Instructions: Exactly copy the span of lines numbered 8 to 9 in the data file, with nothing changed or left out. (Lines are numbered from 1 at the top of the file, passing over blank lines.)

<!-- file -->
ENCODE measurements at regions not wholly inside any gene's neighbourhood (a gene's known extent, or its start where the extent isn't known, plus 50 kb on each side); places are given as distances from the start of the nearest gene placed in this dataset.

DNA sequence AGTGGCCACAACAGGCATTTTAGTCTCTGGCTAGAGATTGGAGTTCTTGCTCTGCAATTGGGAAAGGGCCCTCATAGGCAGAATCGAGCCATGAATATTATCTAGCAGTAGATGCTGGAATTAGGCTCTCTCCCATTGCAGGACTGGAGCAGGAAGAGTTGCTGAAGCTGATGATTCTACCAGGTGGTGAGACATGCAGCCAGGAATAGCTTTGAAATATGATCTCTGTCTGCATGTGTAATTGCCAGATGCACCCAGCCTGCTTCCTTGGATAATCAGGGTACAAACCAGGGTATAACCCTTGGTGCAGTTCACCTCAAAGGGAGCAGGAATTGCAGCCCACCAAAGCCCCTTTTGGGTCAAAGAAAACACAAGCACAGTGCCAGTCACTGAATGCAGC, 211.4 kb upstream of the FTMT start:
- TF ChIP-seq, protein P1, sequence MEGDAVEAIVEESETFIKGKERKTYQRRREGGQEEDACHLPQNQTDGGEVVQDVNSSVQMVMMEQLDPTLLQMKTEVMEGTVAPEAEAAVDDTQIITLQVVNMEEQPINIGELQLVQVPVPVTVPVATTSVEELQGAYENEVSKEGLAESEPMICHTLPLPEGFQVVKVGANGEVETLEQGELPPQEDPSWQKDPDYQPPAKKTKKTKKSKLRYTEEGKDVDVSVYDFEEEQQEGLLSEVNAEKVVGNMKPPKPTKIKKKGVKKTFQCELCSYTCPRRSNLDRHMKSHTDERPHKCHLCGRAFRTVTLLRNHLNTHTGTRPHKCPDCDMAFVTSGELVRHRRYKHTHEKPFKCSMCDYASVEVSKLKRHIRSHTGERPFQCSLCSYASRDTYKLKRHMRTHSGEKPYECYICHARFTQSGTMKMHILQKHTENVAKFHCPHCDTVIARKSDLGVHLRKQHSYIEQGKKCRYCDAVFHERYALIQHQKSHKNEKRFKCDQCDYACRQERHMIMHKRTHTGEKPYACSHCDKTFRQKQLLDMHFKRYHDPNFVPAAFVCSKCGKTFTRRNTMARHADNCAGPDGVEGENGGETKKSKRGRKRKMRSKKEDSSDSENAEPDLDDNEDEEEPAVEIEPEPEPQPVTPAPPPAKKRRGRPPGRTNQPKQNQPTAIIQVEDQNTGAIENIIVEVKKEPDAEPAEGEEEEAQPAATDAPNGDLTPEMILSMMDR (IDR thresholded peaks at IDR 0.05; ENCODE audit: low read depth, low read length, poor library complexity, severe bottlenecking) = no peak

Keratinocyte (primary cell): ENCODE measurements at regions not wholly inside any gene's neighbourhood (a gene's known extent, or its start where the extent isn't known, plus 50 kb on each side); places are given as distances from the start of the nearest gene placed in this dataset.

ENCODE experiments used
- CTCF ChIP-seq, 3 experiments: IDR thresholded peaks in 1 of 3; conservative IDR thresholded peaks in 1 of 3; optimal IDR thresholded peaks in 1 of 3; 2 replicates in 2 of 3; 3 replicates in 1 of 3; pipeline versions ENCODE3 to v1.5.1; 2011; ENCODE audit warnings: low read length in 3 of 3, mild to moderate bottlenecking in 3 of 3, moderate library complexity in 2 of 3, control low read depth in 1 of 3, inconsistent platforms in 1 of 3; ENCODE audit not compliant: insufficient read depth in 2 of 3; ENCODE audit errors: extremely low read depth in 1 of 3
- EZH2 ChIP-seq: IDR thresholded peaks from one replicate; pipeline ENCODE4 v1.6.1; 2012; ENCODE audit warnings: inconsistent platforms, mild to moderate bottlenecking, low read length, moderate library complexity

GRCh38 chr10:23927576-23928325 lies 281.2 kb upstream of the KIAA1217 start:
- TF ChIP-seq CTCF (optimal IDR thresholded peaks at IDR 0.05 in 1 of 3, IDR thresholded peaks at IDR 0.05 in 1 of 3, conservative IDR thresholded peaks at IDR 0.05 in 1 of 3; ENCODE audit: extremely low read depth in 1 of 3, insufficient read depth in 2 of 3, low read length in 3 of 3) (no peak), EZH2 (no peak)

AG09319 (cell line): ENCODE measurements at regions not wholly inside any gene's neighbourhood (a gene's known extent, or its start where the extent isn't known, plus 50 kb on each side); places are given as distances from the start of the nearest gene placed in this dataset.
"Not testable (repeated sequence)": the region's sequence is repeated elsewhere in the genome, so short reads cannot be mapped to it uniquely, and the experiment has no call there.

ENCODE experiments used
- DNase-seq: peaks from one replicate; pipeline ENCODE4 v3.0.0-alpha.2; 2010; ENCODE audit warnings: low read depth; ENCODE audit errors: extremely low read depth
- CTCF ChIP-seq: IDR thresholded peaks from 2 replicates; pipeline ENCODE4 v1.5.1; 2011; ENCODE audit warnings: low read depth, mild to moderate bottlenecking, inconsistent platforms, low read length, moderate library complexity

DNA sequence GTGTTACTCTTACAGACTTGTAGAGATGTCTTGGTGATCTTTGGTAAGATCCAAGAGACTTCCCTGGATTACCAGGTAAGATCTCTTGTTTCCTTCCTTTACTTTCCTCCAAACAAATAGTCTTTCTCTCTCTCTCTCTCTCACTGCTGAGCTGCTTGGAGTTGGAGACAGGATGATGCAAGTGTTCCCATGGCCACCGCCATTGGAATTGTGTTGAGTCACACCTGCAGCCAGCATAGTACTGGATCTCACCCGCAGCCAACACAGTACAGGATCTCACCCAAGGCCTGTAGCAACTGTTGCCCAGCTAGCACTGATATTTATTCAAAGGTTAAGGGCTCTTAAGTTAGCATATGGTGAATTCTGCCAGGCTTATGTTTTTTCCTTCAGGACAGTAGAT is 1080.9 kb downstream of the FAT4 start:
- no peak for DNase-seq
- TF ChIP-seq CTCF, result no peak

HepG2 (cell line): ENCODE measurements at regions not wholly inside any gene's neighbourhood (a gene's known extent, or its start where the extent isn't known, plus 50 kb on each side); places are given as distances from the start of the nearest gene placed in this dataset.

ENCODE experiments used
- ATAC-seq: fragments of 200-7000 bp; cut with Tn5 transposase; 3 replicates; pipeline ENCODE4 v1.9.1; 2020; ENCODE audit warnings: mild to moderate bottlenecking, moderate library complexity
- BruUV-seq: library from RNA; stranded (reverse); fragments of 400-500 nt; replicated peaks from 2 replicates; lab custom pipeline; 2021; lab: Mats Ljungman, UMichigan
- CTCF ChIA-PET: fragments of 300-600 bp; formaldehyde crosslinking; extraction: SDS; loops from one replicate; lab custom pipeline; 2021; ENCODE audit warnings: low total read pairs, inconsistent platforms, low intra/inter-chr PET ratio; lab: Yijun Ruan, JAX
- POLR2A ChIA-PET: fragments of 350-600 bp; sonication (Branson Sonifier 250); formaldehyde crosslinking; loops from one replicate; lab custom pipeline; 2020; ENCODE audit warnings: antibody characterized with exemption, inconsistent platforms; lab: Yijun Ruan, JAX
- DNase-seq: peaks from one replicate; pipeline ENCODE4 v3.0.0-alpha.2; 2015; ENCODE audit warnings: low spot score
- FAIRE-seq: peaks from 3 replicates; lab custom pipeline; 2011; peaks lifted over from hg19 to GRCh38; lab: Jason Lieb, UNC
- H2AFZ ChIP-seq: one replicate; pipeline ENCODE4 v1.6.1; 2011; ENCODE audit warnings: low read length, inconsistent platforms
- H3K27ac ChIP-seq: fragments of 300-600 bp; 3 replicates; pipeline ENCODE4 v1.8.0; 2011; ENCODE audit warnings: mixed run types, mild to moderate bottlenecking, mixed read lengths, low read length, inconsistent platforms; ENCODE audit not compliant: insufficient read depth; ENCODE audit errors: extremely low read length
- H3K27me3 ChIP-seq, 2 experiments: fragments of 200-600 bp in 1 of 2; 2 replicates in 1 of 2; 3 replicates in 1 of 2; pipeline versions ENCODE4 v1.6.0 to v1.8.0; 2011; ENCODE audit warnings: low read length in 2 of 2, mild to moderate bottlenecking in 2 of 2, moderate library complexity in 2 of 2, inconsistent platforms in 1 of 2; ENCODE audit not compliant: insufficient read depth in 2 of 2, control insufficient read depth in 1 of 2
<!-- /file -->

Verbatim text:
GRCh38 chr10:23927576-23928325 lies 281.2 kb upstream of the KIAA1217 start:
- TF ChIP-seq CTCF (optimal IDR thresholded peaks at IDR 0.05 in 1 of 3, IDR thresholded peaks at IDR 0.05 in 1 of 3, conservative IDR thresholded peaks at IDR 0.05 in 1 of 3; ENCODE audit: extremely low read depth in 1 of 3, insufficient read depth in 2 of 3, low read length in 3 of 3) (no peak), EZH2 (no peak)